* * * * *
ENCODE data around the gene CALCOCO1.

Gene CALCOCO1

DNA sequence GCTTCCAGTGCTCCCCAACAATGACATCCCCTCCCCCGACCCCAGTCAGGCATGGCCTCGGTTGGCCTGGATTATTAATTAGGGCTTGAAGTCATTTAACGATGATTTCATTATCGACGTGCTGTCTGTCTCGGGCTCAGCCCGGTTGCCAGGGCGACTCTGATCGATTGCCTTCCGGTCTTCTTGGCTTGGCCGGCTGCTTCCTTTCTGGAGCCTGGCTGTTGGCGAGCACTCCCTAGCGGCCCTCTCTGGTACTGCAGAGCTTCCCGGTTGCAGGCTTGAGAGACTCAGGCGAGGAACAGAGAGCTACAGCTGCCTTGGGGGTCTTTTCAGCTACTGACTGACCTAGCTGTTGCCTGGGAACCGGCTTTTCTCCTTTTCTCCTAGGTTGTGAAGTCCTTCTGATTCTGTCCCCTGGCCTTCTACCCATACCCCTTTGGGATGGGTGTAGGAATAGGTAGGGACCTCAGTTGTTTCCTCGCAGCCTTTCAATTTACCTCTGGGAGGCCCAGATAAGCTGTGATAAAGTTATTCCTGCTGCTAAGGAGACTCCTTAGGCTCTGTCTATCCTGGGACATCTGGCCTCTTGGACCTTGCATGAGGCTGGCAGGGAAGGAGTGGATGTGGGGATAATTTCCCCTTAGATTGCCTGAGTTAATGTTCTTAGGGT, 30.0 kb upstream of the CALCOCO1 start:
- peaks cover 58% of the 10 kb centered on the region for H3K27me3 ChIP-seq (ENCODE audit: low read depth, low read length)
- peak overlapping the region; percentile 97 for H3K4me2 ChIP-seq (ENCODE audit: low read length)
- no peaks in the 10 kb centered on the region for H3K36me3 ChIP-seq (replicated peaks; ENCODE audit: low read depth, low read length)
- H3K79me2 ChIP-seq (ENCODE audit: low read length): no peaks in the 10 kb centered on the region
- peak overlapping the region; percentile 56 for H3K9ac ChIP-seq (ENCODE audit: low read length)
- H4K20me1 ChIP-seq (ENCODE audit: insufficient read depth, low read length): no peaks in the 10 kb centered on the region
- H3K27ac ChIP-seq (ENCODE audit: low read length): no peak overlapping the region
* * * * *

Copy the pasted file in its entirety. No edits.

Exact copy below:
ENCODE data around the gene CALCOCO1.

Gene CALCOCO1

DNA sequence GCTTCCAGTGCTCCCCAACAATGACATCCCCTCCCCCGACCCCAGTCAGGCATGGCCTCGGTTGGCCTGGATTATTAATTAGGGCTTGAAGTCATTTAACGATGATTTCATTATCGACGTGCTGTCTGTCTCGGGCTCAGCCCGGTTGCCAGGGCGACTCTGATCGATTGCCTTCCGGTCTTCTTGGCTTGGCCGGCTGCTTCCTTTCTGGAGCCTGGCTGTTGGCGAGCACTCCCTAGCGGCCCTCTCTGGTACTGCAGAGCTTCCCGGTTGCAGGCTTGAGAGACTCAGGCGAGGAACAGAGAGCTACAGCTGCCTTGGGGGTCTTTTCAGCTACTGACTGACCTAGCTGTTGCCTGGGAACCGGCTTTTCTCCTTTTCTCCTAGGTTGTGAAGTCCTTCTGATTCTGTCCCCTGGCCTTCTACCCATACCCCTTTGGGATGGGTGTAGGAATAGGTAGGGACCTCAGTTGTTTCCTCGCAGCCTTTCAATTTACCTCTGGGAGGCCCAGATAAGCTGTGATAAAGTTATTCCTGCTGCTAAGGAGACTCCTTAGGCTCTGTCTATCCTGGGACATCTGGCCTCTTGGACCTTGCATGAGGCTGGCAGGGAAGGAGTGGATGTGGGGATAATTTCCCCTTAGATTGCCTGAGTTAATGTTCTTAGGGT, 30.0 kb upstream of the CALCOCO1 start:
- peaks cover 58% of the 10 kb centered on the region for H3K27me3 ChIP-seq (ENCODE audit: low read depth, low read length)
- peak overlapping the region; percentile 97 for H3K4me2 ChIP-seq (ENCODE audit: low read length)
- no peaks in the 10 kb centered on the region for H3K36me3 ChIP-seq (replicated peaks; ENCODE audit: low read depth, low read length)
- H3K79me2 ChIP-seq (ENCODE audit: low read length): no peaks in the 10 kb centered on the region
- peak overlapping the region; percentile 56 for H3K9ac ChIP-seq (ENCODE audit: low read length)
- H4K20me1 ChIP-seq (ENCODE audit: insufficient read depth, low read length): no peaks in the 10 kb centered on the region
- H3K27ac ChIP-seq (ENCODE audit: low read length): no peak overlapping the region